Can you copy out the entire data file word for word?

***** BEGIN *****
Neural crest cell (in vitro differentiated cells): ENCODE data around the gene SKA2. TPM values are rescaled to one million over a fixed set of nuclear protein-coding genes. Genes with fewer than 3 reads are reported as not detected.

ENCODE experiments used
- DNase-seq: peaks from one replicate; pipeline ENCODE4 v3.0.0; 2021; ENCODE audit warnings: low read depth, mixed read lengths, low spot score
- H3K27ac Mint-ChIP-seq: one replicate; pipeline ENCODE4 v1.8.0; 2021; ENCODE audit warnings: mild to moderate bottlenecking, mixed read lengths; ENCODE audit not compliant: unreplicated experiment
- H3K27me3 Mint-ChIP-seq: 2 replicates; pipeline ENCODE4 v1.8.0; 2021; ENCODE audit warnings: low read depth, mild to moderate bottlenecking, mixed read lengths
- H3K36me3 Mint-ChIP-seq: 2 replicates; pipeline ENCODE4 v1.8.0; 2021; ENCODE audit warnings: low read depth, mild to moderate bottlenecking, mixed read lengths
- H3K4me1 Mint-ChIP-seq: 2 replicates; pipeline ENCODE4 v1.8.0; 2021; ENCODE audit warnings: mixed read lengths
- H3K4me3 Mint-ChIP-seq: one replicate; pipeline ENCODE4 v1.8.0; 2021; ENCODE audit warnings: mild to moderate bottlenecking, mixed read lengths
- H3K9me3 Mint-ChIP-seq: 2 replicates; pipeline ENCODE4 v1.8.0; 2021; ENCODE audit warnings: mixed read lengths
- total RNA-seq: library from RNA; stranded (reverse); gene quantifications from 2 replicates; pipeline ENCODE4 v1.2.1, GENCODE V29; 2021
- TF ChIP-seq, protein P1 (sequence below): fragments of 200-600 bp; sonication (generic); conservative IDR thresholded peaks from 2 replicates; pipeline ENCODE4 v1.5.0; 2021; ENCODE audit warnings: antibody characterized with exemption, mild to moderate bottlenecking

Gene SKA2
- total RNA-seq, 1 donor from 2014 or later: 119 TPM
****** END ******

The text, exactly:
Neural crest cell (in vitro differentiated cells): ENCODE data around the gene SKA2. TPM values are rescaled to one million over a fixed set of nuclear protein-coding genes. Genes with fewer than 3 reads are reported as not detected.

ENCODE experiments used
- DNase-seq: peaks from one replicate; pipeline ENCODE4 v3.0.0; 2021; ENCODE audit warnings: low read depth, mixed read lengths, low spot score
- H3K27ac Mint-ChIP-seq: one replicate; pipeline ENCODE4 v1.8.0; 2021; ENCODE audit warnings: mild to moderate bottlenecking, mixed read lengths; ENCODE audit not compliant: unreplicated experiment
- H3K27me3 Mint-ChIP-seq: 2 replicates; pipeline ENCODE4 v1.8.0; 2021; ENCODE audit warnings: low read depth, mild to moderate bottlenecking, mixed read lengths
- H3K36me3 Mint-ChIP-seq: 2 replicates; pipeline ENCODE4 v1.8.0; 2021; ENCODE audit warnings: low read depth, mild to moderate bottlenecking, mixed read lengths
- H3K4me1 Mint-ChIP-seq: 2 replicates; pipeline ENCODE4 v1.8.0; 2021; ENCODE audit warnings: mixed read lengths
- H3K4me3 Mint-ChIP-seq: one replicate; pipeline ENCODE4 v1.8.0; 2021; ENCODE audit warnings: mild to moderate bottlenecking, mixed read lengths
- H3K9me3 Mint-ChIP-seq: 2 replicates; pipeline ENCODE4 v1.8.0; 2021; ENCODE audit warnings: mixed read lengths
- total RNA-seq: library from RNA; stranded (reverse); gene quantifications from 2 replicates; pipeline ENCODE4 v1.2.1, GENCODE V29; 2021
- TF ChIP-seq, protein P1 (sequence below): fragments of 200-600 bp; sonication (generic); conservative IDR thresholded peaks from 2 replicates; pipeline ENCODE4 v1.5.0; 2021; ENCODE audit warnings: antibody characterized with exemption, mild to moderate bottlenecking

Gene SKA2
- total RNA-seq, 1 donor from 2014 or later: 119 TPM